Photography: The Supporting Cast

Photo 1.

This typical tourist photographic “stance” is guaranteed to result in blurry pictures, and tilted horizons.

We’ve all seen tourists gripping their cameras, standing with their legs apart and their elbows flapping as they face their subjects (Photo #1). A more recent phenomenon is the digital photographer, holding his camera at arm’s length–perhaps with one hand–while he views his subject on the LCD screen. Is it any wonder these folks come home with blurry pictures in which horizons are askew, and distractions are creeping in from the edges of the image?

Whenever you see an image with nothing in sharp focus, the fault isn’t depth-of-field. It’s camera shake. The majority of camera shake is vertical, and it’s caused by the use of an unstable gun platform. At the very least, camera shake can be greatly reduced by holding the camera steady. (Photo #2 illustrates the technique. Photo #3 shows this position combined with the support of a nearby tree.) A shooting stance that is more stable yet is the “prone position” (Photo #4). Practicing these techniques will vastly improve the sharpness of your pictures.


Photo #5 shows the use of the ultimate in camera-shake reduction, a sturdy tripod combined with a shutter release cable. The tripod provides a very stable camera support that eliminates camera shake in a vertical plane. Using a shutter release cable ensures the camera will not be touched (and shaken!) at the moment of exposure. However, there are additional reasons why you see serious photographers lugging tripods around the landscape:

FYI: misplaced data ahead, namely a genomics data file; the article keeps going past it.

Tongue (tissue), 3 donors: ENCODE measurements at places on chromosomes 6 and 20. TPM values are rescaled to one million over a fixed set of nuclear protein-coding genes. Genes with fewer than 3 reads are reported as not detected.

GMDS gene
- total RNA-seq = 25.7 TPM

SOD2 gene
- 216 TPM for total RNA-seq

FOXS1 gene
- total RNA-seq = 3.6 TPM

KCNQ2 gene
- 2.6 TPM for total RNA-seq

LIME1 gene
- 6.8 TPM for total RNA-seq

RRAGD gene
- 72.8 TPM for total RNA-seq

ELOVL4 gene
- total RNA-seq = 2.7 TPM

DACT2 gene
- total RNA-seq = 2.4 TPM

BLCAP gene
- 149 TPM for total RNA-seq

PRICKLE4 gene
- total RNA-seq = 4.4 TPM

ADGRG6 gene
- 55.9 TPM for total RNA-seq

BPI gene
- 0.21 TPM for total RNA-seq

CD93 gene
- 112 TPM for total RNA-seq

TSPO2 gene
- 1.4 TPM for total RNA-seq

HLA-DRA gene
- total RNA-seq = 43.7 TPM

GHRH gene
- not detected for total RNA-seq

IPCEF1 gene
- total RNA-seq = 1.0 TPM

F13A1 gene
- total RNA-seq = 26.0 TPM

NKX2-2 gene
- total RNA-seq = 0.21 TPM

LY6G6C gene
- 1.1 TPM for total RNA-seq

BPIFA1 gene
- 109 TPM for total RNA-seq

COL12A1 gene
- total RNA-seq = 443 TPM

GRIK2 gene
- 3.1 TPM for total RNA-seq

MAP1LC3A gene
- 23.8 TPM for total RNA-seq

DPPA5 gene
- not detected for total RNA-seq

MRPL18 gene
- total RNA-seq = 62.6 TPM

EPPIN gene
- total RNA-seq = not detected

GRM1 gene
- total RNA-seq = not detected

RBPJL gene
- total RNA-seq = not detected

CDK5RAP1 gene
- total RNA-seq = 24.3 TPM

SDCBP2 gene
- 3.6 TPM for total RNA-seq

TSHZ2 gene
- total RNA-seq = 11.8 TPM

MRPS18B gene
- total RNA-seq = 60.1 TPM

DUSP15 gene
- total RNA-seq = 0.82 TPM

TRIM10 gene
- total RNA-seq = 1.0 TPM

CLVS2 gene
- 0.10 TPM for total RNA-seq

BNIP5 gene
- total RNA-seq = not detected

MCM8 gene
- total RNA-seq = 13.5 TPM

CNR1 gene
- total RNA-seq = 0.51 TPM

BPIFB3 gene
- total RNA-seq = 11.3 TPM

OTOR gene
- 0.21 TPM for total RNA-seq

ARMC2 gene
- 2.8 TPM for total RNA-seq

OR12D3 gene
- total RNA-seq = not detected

Photo 2.

The proper stance for holding a camera, while standing. The camera is supported from below with one hand, and that elbow is pulled into the front of the body. That foot, and only that foot, has the toes facing the subject, and the photographer leans his weight on that foot.

The other hand holds the camera at the side, using a grip if one exists, and controls the shutter. That elbow is tucked tightly against the side of the body.

  1. Use of a tripod allows you complete freedom over shutter speed, even when you’re using slow film in low light. Dial up the smallest aperture setting you require, and the tripod ensures your shot will be sharp, despite the required slow shutter speed. As your lens becomes longer and heavier, a tripod becomes more important.
  2. The tripod makes successful low-light photography possible. Sharp time exposures at night, using available light (perhaps with some fill flash), are possible only if a tripod is used.
  3. Using a tripod forces you to work more slowly and carefully. You’ll notice–and correct–a crooked horizon and re-compose to eliminate the garbage can that may be sneaking into your image from the edge of the viewfinder. You’ll probably notice the tree that appears to be growing out of Aunt Molly’s head. You’ll certainly come home with more artistic photographs. If you’re planning to walk a long way while carrying a load, the weight of a full-sized tripod can be daunting. (Photos #7 – 8 show methods of carrying your tripod comfortably.)


I often find, on hiking trips, a tripod is simply more than I want to carry, but neither do I want to “hand hold” my shots. My favorite alternative camera support is a monopod (shown in Photo #6), one-third the weight of a tripod and easily carried.

The monopod allows the same shake-free exposures in daylight shooting, although it’s necessary to avoid tilting horizons. Under low lighting, you can shoot much later in the day on a monopod than without. Even using a long lens, the monopod lets you employ surprisingly slow shutter speeds and still come home with sharp images.

At the very least, carry a mini-tripod in your pocket or pack. You can brace it against a rock, wall, or tree and achieve shake-free shooting. If you’re shooting from a car or truck, there are window mounts available for your camera. Some photographers shoot prone from the roof of a van, using a “beanbag” as a support.